Los Angeles comic crime novelist Mark Haskell Smith (Moist, Salty, Raw) sends up Wall Street in the comic thriller Blown. Bryan LeBlanc works the esoteric foreign currency trading desk among "the US Marines of capitalism... the few, the proud, the completely full of themselves... surfing the algorithm, riding the markets in new and ever more complex machinations, shooting the tube to wrest lucre from the system." Fed up and seeing a loophole that will allow him to embezzle $17 million while sending an "up yours" message to the fat cats sitting at the top of his firm, LeBlanc engineers a complex scheme to skim clients' margin accounts for a bundle of foreign currency stashed in the Cayman Islands. The chase is on.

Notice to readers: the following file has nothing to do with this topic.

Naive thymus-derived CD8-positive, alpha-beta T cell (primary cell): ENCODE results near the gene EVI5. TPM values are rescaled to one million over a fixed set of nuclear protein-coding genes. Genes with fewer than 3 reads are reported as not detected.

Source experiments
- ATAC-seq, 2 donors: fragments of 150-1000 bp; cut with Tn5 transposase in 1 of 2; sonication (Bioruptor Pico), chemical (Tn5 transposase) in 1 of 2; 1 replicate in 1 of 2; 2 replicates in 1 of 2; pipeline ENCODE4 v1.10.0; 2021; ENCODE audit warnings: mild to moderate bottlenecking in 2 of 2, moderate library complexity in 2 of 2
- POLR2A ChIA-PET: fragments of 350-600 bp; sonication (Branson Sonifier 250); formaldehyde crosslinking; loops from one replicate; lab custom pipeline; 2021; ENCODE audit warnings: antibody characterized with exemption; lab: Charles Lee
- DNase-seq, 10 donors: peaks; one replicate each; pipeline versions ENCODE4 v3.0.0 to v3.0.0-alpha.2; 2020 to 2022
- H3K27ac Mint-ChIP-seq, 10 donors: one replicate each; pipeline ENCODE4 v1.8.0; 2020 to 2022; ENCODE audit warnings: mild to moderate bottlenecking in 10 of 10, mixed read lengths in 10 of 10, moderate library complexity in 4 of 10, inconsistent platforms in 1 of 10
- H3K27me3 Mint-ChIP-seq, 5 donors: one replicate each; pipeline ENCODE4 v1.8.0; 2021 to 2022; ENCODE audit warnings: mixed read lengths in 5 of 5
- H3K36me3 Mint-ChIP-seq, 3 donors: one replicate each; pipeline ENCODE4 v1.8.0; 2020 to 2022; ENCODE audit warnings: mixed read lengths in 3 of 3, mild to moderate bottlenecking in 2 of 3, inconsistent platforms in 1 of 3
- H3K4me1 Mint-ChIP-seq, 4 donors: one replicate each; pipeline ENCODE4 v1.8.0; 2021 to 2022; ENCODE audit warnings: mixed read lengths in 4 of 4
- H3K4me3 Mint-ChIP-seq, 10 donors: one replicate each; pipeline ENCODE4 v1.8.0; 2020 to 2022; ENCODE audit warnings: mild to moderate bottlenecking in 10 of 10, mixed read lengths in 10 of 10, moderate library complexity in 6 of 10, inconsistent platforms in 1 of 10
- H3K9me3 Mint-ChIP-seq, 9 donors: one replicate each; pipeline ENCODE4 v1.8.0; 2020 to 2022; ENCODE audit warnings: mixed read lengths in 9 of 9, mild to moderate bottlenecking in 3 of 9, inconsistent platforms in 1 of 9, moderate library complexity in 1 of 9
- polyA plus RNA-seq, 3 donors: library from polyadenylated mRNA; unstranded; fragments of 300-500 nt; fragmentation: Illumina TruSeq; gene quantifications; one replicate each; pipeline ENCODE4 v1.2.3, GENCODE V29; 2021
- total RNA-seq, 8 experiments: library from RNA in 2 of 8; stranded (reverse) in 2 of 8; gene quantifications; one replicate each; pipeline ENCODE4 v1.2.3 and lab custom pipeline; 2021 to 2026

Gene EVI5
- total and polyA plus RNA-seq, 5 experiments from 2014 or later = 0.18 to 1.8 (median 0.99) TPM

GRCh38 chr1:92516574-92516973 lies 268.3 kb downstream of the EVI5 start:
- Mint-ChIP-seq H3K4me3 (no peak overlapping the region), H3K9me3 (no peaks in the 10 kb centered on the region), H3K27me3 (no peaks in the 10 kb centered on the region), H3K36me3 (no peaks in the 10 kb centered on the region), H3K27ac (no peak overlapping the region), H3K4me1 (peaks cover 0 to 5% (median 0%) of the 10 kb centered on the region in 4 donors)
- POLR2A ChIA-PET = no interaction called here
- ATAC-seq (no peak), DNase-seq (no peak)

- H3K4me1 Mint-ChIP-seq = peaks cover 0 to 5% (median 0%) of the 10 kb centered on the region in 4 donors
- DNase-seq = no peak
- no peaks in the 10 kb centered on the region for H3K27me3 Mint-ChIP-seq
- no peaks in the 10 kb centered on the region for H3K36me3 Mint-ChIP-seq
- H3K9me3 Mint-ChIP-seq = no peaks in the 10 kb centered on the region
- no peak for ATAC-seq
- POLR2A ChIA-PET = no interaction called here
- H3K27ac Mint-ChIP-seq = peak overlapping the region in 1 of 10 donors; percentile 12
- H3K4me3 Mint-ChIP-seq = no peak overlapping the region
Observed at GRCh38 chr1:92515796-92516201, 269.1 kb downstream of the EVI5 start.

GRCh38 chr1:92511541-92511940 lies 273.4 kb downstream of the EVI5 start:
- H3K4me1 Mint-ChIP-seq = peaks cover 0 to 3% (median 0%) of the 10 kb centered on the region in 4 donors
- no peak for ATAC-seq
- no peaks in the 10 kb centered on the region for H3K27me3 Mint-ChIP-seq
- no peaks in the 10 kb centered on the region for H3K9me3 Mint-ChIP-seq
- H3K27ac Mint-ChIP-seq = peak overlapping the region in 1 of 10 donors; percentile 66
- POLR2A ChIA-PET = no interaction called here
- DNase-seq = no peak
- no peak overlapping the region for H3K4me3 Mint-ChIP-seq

As LeBlanc goes island-hopping, Smith flexes his character muscles and funny bone with a colorful coterie of company bloodhounds unleashed to track him down. There's his immediate boss, Korean American Seo-yun Kim, who's an algorithmic automaton chafing under an impending conventional marriage and getting a little frisky sexually. The firm's chief security investigator, Neal Nathanson, is recovering from a boyfriend break-up and looking to trucker porn for comfort. After a fatal run-in with his silent partner in George Town, LeBlanc finds yet another pursuer closing in--a relentless, randy 4'7" ex-cop PI from Curaçao. Like one of Tim Dorsey's Serge and Coleman road trips, LeBlanc's romp through the Caribbean is full of conniving and missteps. Cleverly plotted, raunchy and very funny, Blown is a crime novel with an edge--an unlikely mashup of Gordon Gekko and Jimmy Buffet. --Bruce Jacobs, founding partner, Watermark Books & Cafe, Wichita, Kan.